How to Build a Fictional World

Authored by Neil Gaiman


As a writer, building a fictional universe is like playing God. While this might appear to be a daunting task, author Neil Gaiman provides some tools to use—and pitfalls to avoid—when bringing your imaginary world to life.

Part 1 of 9

Remember your childhood influences

Whether it’s J.R.R. Tolkien or C.S. Lewis or P.L. Travers or Ursula K. Le Guin or even Neil Gaiman, think about the authors you read when you were young, and think about how they affected you on a primal and different level. Their worlds are places you’d recognize if you saw them, and you should strive to create something similar—something that feels like a real place.

Did you know?

Fight the urge to create from an already established fictional place, like Narnia or Middle-earth. This is a fan fiction urge, and while fan fiction is great in its place, it’s not appropriate here.

Part 2 of 9

Start with intimate details from your own life

Remember the places you’ve lived in and visited, even if they’re right outside your window. Then change them up a bit. You could modify your school so it’s the size of a city, or on an island, or floating in the sky—but it all starts with your real memories of your actual school.

Part 3 of 9

Ground it in realism

No matter how fantastic your world is, even if it’s a floating school, include real-world details that are weird and unusual—the smell of cooking cabbage or the scent of unwashed sports clothes in lockers, for example. It will feel real to the readers, but more importantly, it will feel real to you.

Part 4 of 9

Decide what’s important about the world

Even if your fictional world is really just a soap bubble that can easily pop, it must appear very solid and real. What’s important to you must be given importance in the story and then filled with people and characters who deal with these matters.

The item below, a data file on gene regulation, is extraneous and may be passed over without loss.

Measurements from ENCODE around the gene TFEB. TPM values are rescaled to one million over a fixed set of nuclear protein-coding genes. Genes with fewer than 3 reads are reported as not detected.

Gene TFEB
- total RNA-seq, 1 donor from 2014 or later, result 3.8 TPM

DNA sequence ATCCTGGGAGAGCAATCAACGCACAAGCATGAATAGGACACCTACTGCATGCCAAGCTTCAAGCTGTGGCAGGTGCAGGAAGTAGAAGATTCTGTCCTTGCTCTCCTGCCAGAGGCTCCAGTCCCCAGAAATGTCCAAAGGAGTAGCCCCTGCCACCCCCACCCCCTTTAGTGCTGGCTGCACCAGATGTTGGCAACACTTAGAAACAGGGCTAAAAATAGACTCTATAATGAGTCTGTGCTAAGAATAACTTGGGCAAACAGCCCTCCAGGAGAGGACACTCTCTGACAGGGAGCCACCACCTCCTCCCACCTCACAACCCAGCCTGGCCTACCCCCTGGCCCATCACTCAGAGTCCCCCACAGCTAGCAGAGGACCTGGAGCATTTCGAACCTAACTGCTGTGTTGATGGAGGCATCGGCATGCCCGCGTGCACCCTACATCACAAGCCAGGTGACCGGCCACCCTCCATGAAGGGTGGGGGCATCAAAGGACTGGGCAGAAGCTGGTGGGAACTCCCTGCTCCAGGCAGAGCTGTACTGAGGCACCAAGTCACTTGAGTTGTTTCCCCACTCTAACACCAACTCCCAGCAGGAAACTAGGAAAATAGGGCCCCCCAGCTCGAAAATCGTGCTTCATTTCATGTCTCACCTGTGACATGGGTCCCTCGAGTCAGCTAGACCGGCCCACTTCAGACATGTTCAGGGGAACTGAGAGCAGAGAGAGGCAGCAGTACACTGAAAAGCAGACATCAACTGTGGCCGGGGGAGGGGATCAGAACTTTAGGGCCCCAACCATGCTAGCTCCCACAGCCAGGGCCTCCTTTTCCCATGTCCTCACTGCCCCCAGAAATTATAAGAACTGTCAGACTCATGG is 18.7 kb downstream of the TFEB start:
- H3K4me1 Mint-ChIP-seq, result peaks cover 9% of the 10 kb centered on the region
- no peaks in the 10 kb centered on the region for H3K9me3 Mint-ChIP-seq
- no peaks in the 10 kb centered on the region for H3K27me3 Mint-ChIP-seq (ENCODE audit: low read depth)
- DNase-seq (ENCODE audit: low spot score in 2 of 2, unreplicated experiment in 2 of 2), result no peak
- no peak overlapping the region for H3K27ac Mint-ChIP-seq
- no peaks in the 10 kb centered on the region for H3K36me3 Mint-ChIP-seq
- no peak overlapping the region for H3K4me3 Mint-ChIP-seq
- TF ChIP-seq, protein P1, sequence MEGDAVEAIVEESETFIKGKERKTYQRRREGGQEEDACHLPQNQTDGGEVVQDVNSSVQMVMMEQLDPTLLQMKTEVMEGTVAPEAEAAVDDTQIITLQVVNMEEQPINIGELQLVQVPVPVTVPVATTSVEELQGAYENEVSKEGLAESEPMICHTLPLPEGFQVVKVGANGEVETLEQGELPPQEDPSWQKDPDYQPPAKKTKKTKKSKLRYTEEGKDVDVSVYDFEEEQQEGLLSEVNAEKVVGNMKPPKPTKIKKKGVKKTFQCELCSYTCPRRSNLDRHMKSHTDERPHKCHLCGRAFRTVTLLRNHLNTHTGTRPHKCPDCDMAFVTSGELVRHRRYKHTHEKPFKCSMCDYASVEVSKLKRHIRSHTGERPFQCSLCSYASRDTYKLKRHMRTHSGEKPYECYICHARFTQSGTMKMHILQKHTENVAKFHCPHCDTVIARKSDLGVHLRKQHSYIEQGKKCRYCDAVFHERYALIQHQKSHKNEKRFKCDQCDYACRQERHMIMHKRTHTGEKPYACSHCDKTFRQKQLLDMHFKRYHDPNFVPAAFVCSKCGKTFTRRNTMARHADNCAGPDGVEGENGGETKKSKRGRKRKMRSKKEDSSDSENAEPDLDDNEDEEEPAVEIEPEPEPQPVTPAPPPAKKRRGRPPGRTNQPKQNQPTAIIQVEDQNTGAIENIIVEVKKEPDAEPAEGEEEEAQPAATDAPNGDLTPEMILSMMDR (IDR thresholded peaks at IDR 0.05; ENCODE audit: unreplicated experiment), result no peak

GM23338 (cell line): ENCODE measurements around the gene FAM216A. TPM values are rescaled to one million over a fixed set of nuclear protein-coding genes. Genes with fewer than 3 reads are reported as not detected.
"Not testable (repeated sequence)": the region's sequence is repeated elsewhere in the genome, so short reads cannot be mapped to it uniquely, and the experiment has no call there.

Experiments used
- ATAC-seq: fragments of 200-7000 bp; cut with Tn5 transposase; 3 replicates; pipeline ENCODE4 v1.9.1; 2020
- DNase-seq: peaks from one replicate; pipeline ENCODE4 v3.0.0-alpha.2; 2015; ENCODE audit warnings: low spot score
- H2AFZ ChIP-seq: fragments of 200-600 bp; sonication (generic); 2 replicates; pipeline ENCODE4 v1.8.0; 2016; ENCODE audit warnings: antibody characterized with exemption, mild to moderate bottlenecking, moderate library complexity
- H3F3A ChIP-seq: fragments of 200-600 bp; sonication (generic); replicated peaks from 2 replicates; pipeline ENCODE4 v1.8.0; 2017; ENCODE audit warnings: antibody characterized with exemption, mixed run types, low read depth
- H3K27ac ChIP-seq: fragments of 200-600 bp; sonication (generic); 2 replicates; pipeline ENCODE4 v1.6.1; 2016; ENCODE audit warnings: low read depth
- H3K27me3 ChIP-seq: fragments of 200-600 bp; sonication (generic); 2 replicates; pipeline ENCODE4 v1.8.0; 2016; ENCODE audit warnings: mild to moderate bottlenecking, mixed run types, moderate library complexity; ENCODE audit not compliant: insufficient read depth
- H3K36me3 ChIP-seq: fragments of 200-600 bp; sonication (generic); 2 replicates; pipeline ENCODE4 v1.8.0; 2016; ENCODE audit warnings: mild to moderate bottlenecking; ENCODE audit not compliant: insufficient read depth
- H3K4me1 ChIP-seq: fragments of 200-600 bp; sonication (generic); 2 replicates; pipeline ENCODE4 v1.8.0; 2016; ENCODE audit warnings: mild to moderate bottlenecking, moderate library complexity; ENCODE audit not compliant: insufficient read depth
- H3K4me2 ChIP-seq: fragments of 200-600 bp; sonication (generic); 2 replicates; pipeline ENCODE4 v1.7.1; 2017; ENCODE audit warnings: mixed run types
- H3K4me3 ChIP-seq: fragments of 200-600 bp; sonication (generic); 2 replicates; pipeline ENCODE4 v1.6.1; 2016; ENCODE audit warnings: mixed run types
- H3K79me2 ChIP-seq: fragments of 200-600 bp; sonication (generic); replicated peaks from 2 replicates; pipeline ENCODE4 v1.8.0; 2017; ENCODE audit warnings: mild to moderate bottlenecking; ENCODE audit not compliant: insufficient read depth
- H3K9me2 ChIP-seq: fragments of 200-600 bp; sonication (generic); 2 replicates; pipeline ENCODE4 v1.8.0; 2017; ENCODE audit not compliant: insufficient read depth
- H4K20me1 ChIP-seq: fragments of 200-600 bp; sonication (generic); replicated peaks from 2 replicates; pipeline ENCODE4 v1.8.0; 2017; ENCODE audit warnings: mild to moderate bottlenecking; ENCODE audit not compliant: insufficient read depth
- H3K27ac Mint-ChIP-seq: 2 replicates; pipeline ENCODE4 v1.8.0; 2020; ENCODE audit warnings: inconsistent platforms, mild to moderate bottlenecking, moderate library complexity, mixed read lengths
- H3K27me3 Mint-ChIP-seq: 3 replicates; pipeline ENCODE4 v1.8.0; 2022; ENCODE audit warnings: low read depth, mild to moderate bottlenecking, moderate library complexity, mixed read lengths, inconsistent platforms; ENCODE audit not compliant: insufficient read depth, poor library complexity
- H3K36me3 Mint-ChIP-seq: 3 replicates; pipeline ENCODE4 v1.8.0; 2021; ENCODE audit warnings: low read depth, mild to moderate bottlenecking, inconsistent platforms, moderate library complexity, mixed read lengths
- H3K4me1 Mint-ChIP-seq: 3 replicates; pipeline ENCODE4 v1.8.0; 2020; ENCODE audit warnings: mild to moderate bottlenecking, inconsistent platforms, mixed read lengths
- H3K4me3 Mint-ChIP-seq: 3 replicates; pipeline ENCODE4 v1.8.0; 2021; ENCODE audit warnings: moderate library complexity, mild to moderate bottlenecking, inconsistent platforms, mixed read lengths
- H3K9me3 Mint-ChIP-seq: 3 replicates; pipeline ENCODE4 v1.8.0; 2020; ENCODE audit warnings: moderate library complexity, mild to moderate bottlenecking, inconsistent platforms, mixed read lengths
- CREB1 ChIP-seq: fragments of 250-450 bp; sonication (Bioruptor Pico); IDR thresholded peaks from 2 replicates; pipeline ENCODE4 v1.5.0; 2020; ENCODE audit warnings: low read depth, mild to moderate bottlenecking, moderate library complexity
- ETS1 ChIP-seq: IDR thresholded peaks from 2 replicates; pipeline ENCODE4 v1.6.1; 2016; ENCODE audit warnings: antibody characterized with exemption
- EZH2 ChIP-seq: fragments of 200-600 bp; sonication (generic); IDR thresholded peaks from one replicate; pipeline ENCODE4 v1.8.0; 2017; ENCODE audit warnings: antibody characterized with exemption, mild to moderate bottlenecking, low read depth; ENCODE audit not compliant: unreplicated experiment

Part 5 of 9

Ask yourself weird questions

Even if you have no intention of including these details in the book, it’s good to know where the toilets are at this floating school, for example, or where the school gets its food from. The answers to these questions might create more details for your world.

Part 6 of 9

Do your homework

If your world is set during medieval times, research medieval times. If your book is set in a graveyard, visit as many different graveyards as you can. Learn their history, their function, and their form, and add these details into your story.

Did you know?

Neil Gaiman incorporated the ruined chapel in Abney Park and the topography of Glasgow Necropolis—both of which he studied during his numerous graveyard explorations—into his fictional graveyard in The Graveyard Book.

Part 7 of 9

Always carry a notebook

Whether it’s a physical notebook or just a voice app on your phone, you never know when you’ll be struck by an observation or idea. Taking notes is vital, even if you never go back and read them again—they’ll usefully rot away on the compost heap of your imagination, and they’ll be there if you need them.

Part 8 of 9

Know—but don’t necessarily tell—the rules of your world

This is especially important if you’re creating anything in the realm of the fantastic, where many physical laws might be different. Your world will have implicit rules, explicit rules, social rules, laws, customs, etc., and you should know what they are.

Part 9 of 9

Let your characters discover the rules by making mistakes

In the real world, we aren’t given a rulebook telling us how everything works. We must either be taught about gravity, fire, basic economics, etc. or figure them out for ourselves. The same is true of your characters. Let them bump into things, make mistakes, get burned—or perhaps subvert this by letting them occasionally take advantage of the rules—and the reader will learn them along the way.

Did you know?

It’s fine if your readers say, “I don’t really understand the rules of your world.” Nobody knows the rules of New York, either. They’ll eventually figure out what they are, either by hanging out with people who know what they are or by making mistakes.

masterWiki is
MSCHF Drop #27
is MSCHF Drop #27